E3 disappointed its deaf and hard of hearing viewers today

E3 is , attracting tens of thousands of live viewers to its live game announcements. There is a lot of and worth checking out, but if you’re relying on the stream’s captions to make sense of what’s being unveiled today, you might be very confused.

Try to figure this out, for example: “I’ve seen the biggest things like NY Hawk Pro Star, MROID Prime, ‘Guitar Ho.’ “Or” I actually own the world record for the person who worked on… St video games motr is very proud.

While may be you can understand the gist of what is being said by looking at the full sentence (albeit riddled with errors) of this article now imagine these words being spelled out in real time as they try to keep pace with a live speaker. It is much more difficult to understand.

These weren’t the only examples of scrambled captions on the E3 livestream that I came across, but listing them all would make this article endless – it was this wrong. Feel free to browse this gallery of screenshots for more examples from the third day of the show (the captioning appeared largely normal over the weekend). The Weird Captions were popping up on both Twitch and YouTube today, making it more likely that an issue could arise on the part of the E3 Entertainment Software Association (ESA) organizer.

Gallery: E3 live captioning fails | 23 photos

To figure out what’s going on, I spoke with (parent company of Engadget) Verizon Media Studios’ own senior director of streaming technology, Dennis Scarna. He thinks there are a few possible explanations. “Scrambled caption data can be attributed to a data flow / signal flow issue, poor audio quality or shorthand errors,” he said.

ESA told Engadget that it has hired qualified staff to manually transcribe its live stream. Typically, human captioners are given a stream of the live stream that they need to transcribe and are given an encoder to type in the captions. Their words would be fed back into an organization’s streaming infrastructure as embedded data and transmitted to various platforms (like Twitch and YouTube, for example).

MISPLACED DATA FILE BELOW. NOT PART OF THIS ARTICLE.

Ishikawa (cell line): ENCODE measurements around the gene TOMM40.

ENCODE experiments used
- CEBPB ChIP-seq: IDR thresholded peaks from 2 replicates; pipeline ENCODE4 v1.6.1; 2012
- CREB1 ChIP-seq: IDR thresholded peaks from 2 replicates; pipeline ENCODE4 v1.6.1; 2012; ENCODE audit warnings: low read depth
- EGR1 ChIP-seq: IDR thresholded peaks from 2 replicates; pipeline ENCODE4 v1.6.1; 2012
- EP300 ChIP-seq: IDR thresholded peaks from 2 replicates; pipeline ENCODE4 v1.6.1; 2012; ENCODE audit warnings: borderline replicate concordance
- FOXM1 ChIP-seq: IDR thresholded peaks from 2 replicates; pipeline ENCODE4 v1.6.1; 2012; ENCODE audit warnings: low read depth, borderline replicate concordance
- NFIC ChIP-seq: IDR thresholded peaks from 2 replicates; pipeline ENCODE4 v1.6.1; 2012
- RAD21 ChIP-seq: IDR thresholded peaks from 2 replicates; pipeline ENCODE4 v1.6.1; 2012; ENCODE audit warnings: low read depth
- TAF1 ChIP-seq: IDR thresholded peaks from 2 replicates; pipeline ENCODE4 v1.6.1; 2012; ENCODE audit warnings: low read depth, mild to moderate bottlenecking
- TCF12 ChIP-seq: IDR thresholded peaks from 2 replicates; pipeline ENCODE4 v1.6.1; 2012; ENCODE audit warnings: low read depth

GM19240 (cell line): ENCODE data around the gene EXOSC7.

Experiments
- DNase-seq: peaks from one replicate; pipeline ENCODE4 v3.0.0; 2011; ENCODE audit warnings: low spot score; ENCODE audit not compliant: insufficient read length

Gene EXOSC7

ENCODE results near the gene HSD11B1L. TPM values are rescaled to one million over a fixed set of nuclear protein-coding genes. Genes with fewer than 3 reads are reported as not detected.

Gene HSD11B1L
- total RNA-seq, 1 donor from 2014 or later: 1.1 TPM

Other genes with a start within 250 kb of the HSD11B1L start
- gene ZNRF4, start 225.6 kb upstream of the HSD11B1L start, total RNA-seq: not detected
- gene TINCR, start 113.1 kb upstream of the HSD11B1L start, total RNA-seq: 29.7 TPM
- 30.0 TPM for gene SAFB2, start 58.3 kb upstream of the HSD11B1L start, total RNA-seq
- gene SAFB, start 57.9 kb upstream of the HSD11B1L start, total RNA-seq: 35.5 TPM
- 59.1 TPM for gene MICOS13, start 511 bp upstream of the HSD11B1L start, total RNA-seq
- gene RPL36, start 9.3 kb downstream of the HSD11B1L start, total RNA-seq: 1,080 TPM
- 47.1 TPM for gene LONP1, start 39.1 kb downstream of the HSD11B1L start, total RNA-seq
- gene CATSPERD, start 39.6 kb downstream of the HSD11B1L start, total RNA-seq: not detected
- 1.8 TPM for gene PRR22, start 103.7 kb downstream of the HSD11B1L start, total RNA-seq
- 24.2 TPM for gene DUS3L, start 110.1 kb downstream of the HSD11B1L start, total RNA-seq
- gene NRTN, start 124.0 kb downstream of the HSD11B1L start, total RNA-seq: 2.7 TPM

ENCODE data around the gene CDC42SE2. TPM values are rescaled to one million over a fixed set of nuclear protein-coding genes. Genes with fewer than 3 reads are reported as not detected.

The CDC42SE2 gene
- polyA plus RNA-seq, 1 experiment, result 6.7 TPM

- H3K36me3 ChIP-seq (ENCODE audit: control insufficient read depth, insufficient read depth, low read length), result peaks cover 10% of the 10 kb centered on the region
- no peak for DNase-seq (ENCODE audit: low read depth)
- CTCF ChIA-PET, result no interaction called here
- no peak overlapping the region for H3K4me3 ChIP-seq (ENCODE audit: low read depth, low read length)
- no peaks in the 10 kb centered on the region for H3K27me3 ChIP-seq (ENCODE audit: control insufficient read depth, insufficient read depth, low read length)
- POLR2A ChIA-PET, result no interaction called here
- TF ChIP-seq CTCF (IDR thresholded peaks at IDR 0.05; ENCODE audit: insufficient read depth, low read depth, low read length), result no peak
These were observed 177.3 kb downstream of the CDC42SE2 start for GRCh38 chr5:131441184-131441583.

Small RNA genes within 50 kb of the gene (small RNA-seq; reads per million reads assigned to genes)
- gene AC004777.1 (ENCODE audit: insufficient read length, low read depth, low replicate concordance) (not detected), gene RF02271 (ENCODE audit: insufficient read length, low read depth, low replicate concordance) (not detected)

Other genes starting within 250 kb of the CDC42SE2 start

Anyone who has tried taking notes during a lecture by a fast-talking professor will know how difficult it is to transcribe a live event. Even the best stenographers will have a hard time following a conversation, especially if there is crosstalk. But the level at which E3’s closed captions failed looked less like a human struggling to keep up with the flow and more like a technical error as, as Scarna theorized, “Data [that] could still be corrupted even if it is manual.

Since live transcription can be incredibly difficult, some mistakes are inevitable. But big chunks of the E3 streams seemed to be prerecorded, which meant they could have been captioned ahead of time. We asked ESA how many of its live broadcasts are pre-recorded, and the association said the metric changes for each broadcast and a majority of its content is live or is coming live to be included in the broadcast. .


We also asked why the pre-recorded segments weren’t pre-captioned, and ESA said it made the decision to provide captioning for the entire program, not just its own videos. produced, but also for those of its partners. But because he had no scripts in advance, his live captioners type in what’s being said without warning about what to expect.

ESA has also stated that it has sign language interpreters on demand (although it is not clear how a viewer can request a sign language interpreter halfway through), and has .

The Engadget editors watched the E3 Day 3 live stream nonstop today, and until around 5 p.m. ET the closed captioning was incomprehensible (like the screenshots we provided ). Engadget had contacted ESA around 1 p.m. ET to ask about the issue. We did finally get some responses at the time of the enhancement, which seems to indicate that the ESA was made aware of the problem and may have worked on a fix. As of this writing, the quality of the subtitles has improved significantly. We are still awaiting clarification from ESA on what went wrong and what was done to resolve the issue.

The AI-generated captions are unlikely to have helped. Although technology is improving, they are still imperfect and many broadcasters prefer to rely on human stenographers. And if the problem was corrupted data, it would have hampered the AI ​​just as much. Accurate transcriptions are a crucial part of making content more inclusive, especially for the deaf and hard of hearing community. People with disabilities also play games, and events and mistakes like this just show how people with different needs can be left out of the conversation. Industry to improve the inclusiveness of its technology products, but it’s 2021 and we need to do better than that.

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